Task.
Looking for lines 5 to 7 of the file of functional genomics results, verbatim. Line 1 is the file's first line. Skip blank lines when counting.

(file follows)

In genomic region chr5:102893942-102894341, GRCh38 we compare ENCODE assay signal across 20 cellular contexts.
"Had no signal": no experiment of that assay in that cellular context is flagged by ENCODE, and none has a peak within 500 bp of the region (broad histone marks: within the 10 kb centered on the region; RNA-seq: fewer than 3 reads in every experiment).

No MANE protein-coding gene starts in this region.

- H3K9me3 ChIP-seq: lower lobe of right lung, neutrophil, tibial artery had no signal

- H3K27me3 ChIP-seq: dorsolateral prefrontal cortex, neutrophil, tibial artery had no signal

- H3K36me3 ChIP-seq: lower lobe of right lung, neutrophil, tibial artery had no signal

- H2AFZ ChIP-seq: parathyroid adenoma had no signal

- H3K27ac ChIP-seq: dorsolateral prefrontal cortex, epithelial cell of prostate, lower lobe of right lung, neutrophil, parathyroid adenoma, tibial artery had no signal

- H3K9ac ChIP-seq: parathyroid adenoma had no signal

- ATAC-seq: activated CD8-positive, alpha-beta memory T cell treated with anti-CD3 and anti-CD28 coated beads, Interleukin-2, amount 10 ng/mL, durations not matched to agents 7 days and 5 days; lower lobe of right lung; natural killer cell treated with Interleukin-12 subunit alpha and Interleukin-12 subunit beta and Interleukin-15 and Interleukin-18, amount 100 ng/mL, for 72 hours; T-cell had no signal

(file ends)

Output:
- H3K27me3 ChIP-seq: dorsolateral prefrontal cortex, neutrophil, tibial artery had no signal

- H3K36me3 ChIP-seq: lower lobe of right lung, neutrophil, tibial artery had no signal

- H2AFZ ChIP-seq: parathyroid adenoma had no signal